The WTO was created in 1995 to succeed the General Agreement on Tariffs and Trade (GATT) created after the Second World War. THE WTO agreements, which are important for food protection measures, are measures relating to health and plant health measures (SPS) 2 and technical barriers to trade (OTC). The SPS and OBT agreements are complementary, both constituting the general legal basis for other legally binding international agreements and instruments that will be adopted on a voluntary basis, such as the Code of Conduct for Responsible Fisheries (Karnicki, 1996). The SPS agreement includes: relevant laws, regulations and regulations; testing, inspection, certification and authorisation procedures; packaging and labelling requirements directly related to food safety. On the other hand, the TBT agreement includes all technical rules relating to traditional quality factors, fraudulent practices, packaging and markings. Following the UK`s vote to leave the European Union, proponents of leaving the European Union proposed that Article 24, paragraph 5B of the treaty could be used to maintain a “stalemate” in trade conditions between the UK and the EU if the UK left the EU without a trade deal, thereby preventing the imposition of tariffs. Proponents of this approach believe that it could be used to implement an interim agreement until a final agreement of up to ten years is negotiated.  The General Agreement on Tariffs and Trade came into force on 1 January 1948. This brochure contains the full text of the general agreement as well as all the amendments that have come into force since it came into force.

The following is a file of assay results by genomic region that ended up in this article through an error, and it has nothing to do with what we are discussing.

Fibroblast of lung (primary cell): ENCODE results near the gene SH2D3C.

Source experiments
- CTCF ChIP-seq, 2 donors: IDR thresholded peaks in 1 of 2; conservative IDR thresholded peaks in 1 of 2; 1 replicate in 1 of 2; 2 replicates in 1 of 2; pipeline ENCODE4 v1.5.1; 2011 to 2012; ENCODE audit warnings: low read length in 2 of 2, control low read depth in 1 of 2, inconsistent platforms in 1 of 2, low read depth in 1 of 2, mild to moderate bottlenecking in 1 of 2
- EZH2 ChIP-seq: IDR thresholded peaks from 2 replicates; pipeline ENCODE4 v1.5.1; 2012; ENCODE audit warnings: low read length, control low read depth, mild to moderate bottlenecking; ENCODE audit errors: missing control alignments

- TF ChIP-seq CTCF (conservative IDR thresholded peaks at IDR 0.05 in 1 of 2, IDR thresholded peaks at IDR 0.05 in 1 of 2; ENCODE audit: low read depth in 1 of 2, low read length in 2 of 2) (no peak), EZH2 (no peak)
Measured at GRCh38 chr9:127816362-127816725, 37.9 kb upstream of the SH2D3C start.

The text is identical to that published since 1969 under the title Volume IV in the Basic Instruments and Selected Documents series. An appendix is a guide to the legal sources of the terms of the agreement. The secretariat establishes and publishes an analytical index containing comments on the development, interpretation and application of the articles of the agreement. A second publication completes the text of the agreements reached following the Tokyo round of multilateral trade negotiations (1973-1979). When the Dillon cycle went through the laborious process of collective bargaining by post, it became clear, well before the end of the cycle, that a more comprehensive approach was needed to address the emerging challenges arising from the creation of the European Economic Community (EEC) and EFTA, as well as to make Europe a major international distributor in general. The fourth round returned to Geneva in 1955 and lasted until May 1956. 26 countries participated in the cycle. $2.5 billion in tariffs have been eliminated or reduced. Imports from third countries were subject to variable import duties prior to the introduction of the GATT/WTO (WTO) agreement on 1 July 1995. These taxes are now converted into a fixed tariff, payable in euros per tonne or as a percentage of the entry price.
Under the agreement, rates were reduced by an average of 36% compared to the 1986-1988 reference period. In addition, the GATT/WTO agreement provides minimum quotas for access to tariffs at reduced rates of 5% of consumption over the reference period. In addition, the European Union is obliged to grant access to butter originating in New Zealand at a very low rate. This amount is the average amount of Annual exports from New Zealand to the United Kingdom under bilateral agreements during the GTT and WTO base period. Following the commitments of THE GATT and the WTO, the European Union has concluded a series of bilateral agreements aimed at facilitating market access on a reciprocal basis.